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"We Tibetans are looking for a legitimate and meaningful autonomy, an arrangement that would enable Tibetans to live within the framework of the People’s Republic of China."

The Dalai Lama's Appeal Transcends Religion, Politics

April 6, 2008

The Seattle Times
Saturday, April 5, 2008

TENZIN GYATSO, the 14th Dalai Lama, is expected to speak before 153,000
people in the Seattle area next week with a message of compassion. The
Tibetan spiritual and political leader's popularity reaches beyond Buddhism.

SEATTLE | On his first visit to Seattle 30 years ago, the Dalai Lama
drew a couple of thousand people. On his second, the crowds totaled more
than 10,000.

When the leader of the world's Tibetan Buddhists again visits Seattle
for a gathering next week on compassion, more than 153,000 people are
expected at speeches and workshops to be held over five days at some of
the city's largest venues.

The Dalai Lama's popularity - here and worldwide - reflects his rise
during the past half century from a relatively obscure spiritual and
political leader to a prominent global figure with transcendent star power.

His five-day visit, scheduled to begin Friday, is part of a series of
events and workshops being organized by Seeds of Compassion, which is
dedicated to nurturing compassion, especially in children.

The visit comes against the backdrop of recent volatile protests against
Chinese rule over Tibet. The Dalai Lama, who leads the movement to
preserve Tibetan culture and push for greater autonomy, has condemned
violence on both sides.

But his appeal, for many who hope to see him in Seattle, goes far beyond
the Tibetan cause.

"Just the name, Dalai Lama, alone, made me curious," said Sam Sussman,
18, a Mercer Island High School senior who plans to hear him speak.
"I've heard so much about the name."

Organizers emphasize that the Seattle event is neither religious nor
political in nature, and that despite the unrest in his homeland, he is
committed to attending.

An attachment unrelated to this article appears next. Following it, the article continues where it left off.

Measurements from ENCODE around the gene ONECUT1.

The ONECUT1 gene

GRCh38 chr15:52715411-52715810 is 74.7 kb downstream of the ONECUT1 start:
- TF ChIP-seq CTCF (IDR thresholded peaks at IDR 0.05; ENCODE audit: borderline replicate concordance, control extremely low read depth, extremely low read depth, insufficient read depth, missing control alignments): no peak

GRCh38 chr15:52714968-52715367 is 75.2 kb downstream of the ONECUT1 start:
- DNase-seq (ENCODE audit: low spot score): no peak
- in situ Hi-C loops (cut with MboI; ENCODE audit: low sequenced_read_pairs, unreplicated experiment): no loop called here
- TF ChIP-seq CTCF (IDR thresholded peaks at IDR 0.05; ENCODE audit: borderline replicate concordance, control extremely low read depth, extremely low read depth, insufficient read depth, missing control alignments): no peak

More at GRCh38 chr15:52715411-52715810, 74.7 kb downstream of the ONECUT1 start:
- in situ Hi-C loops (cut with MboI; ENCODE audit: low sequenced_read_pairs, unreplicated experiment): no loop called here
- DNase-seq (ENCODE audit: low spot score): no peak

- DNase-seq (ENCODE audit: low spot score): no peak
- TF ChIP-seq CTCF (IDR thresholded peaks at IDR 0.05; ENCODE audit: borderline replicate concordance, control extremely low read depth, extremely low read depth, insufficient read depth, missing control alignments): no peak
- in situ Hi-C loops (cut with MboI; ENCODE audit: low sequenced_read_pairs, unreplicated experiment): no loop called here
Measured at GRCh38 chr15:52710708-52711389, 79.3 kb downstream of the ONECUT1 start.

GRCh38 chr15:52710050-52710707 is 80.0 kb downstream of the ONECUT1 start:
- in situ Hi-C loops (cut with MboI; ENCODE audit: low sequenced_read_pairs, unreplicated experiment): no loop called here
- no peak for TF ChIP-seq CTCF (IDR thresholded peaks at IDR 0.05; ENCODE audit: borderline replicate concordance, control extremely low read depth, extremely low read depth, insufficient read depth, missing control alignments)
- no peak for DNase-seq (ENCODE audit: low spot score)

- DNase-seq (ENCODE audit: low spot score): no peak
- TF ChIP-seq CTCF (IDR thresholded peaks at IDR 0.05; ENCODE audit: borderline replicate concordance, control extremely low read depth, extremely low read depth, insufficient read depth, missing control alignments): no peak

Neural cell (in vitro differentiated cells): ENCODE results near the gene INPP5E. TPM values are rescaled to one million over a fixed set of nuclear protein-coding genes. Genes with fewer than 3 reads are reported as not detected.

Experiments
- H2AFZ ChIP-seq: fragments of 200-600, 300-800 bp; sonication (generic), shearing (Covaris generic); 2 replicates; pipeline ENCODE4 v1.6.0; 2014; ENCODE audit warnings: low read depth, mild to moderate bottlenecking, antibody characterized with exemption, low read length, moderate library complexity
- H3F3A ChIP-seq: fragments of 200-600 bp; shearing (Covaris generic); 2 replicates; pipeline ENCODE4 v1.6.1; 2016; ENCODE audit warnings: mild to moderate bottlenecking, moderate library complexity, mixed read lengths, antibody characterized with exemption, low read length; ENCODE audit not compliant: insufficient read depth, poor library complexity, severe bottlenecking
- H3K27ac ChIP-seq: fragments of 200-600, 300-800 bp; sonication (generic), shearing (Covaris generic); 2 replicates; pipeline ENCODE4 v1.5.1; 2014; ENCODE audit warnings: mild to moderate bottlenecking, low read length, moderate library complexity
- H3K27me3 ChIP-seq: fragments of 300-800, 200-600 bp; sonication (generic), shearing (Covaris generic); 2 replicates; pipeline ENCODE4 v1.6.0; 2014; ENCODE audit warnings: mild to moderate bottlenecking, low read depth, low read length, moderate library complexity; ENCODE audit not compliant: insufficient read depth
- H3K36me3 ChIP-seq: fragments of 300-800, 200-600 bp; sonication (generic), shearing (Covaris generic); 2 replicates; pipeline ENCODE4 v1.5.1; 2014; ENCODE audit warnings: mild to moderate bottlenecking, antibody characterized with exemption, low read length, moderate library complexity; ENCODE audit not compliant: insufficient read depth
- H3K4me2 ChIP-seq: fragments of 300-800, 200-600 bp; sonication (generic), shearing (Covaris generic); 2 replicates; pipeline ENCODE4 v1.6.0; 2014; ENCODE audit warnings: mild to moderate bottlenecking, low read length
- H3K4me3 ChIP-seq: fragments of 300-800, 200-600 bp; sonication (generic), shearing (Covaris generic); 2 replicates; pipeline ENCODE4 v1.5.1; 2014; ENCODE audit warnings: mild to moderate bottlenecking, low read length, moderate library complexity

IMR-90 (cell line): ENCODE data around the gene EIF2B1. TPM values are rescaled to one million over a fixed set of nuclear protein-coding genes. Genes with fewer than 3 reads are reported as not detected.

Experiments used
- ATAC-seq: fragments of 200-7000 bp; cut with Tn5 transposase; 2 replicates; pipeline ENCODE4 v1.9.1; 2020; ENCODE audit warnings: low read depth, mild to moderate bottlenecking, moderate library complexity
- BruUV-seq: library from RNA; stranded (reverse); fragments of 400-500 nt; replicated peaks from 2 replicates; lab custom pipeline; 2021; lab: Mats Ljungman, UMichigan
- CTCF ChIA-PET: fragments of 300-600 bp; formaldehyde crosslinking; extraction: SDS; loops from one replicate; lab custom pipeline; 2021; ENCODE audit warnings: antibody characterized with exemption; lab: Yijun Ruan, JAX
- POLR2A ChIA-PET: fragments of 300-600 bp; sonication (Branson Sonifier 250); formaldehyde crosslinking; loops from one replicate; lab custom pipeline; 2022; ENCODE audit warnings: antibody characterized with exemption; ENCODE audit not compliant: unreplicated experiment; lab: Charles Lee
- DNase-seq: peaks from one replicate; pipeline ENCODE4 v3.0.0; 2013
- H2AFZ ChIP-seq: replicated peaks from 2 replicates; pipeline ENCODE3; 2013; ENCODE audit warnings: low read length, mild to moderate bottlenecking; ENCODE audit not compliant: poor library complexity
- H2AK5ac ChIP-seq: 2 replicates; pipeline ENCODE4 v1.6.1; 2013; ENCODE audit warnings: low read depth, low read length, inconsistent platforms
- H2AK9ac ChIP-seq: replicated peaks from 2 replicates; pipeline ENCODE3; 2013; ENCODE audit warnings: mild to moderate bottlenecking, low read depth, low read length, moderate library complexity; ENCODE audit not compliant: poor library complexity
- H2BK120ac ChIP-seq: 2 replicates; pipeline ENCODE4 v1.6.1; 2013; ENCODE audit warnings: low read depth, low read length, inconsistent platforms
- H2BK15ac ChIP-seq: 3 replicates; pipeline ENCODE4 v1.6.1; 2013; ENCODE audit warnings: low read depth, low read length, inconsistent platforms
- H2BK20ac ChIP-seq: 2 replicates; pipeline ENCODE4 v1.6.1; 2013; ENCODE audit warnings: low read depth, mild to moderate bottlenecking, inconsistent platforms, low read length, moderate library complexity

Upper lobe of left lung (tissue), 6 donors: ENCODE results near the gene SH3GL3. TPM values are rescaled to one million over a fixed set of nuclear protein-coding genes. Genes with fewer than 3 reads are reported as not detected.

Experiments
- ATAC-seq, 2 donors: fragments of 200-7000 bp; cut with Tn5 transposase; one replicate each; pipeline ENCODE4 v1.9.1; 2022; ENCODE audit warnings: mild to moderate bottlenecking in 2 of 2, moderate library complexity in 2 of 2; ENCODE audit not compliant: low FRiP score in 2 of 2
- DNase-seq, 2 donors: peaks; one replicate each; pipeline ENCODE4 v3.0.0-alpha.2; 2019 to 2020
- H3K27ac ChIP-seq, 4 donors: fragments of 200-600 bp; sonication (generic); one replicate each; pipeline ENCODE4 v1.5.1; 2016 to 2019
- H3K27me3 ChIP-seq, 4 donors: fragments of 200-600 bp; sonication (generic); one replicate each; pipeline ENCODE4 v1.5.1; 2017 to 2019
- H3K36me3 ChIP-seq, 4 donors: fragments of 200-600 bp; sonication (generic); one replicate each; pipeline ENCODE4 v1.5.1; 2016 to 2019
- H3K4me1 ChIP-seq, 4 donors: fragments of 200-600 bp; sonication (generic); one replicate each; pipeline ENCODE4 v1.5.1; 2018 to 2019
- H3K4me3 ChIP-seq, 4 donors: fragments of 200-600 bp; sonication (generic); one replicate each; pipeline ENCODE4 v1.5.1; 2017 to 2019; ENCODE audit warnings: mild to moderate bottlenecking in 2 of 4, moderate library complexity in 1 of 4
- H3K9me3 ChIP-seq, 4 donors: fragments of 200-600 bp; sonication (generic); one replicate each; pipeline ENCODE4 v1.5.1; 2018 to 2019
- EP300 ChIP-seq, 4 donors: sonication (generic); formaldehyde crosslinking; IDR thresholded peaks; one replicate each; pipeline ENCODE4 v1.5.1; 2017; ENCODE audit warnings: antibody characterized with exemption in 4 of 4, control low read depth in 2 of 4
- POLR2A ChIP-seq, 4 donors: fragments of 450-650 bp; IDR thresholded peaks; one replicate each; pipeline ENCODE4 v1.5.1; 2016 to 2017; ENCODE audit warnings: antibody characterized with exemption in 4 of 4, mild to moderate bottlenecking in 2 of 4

The Dalai Lama's increased prominence in recent decades can be
attributed to several factors - including the spread of Buddhism
worldwide, his Nobel Peace Prize in 1989, the many books written by or
about him, movies and stories on Tibet, and his own charisma.

"His thought has reached far and wide, and deep into the culture," said
Anne Carolyn Klein, professor of religious studies at Rice University in

In the Pacific Northwest, where many people do not have formal religious
ties, the Dalai Lama can be particularly appealing.

He draws people as an ethical leader, rather than strictly as a
religious leader, said Paul Ingram, professor emeritus of the history of
religion at Pacific Lutheran University in Tacoma. "They see him as a
very gentle spirit whose values don't contradict their own."

With his emphasis on compassion and interest in science, the Dalai Lama
was a natural fit to headline the Seattle event, organizers said.

He will be speaking at some of the biggest venues in town, including
Qwest Field and KeyArena. About 10 million people worldwide are expected
to watch his speeches and other Seeds events - translated into 28
languages - streamed on the organization's Web site.

The current - 14th - Dalai Lama, named Tenzin Gyatso, was born in Tibet
in 1935 and, according to Tibetan tradition, was recognized at age 2 as
the reincarnation of his predecessor, the 13th Dalai Lama.


He is considered to be a manifestation of the bodhisattva of compassion.
A bodhisattva is an enlightened being who chooses to remain in this
world to serve others.

For centuries, Tibet and China have had a complex relationship. Many
times in history, Tibetans have acknowledged the Chinese emperor as a
kind of overlord, while administering their own affairs with almost no
interference, said Stevan Harrell, a University of Washington
anthropology professor specializing in China and ethnic relations.

Their language, culture, religion and political systems were completely
separate from those of China, Harrell said.

In 1950, Chinese Communist troops invaded Tibet and established direct
control, but allowed the Dalai Lama to remain as spiritual leader.

In 1959, after an unsuccessful Tibetan revolt and subsequent crackdown
by the Chinese government, the Dalai Lama fled Tibet with about 85,000
followers. They eventually established the Tibetan government-in-exile
in Dharamsala, India.

While the Chinese government has improved schooling, health care and
infrastructure in Tibet, Harrell said, it has also placed enormous
restrictions on the practice of religion, which is immensely important
to most Tibetans.


Perhaps causing the most resentment over the past decade, he said, is
the Chinese government's requirement that monks undergo "political
education," which includes renouncing the Dalai Lama.

The Dalai Lama has characterized what is happening in Tibet as cultural
genocide. But he did not call for the protests, Thurman said, and he
remains open to talking with Chinese leaders.

Tenzin Wangyal, a lab assistant in Seattle who is Tibetan, says he
disapproves of violent protests, and that the Dalai Lama's approach is
noble. But "we're also tired of not seeing any results from this" -
especially from the Chinese side, he said.
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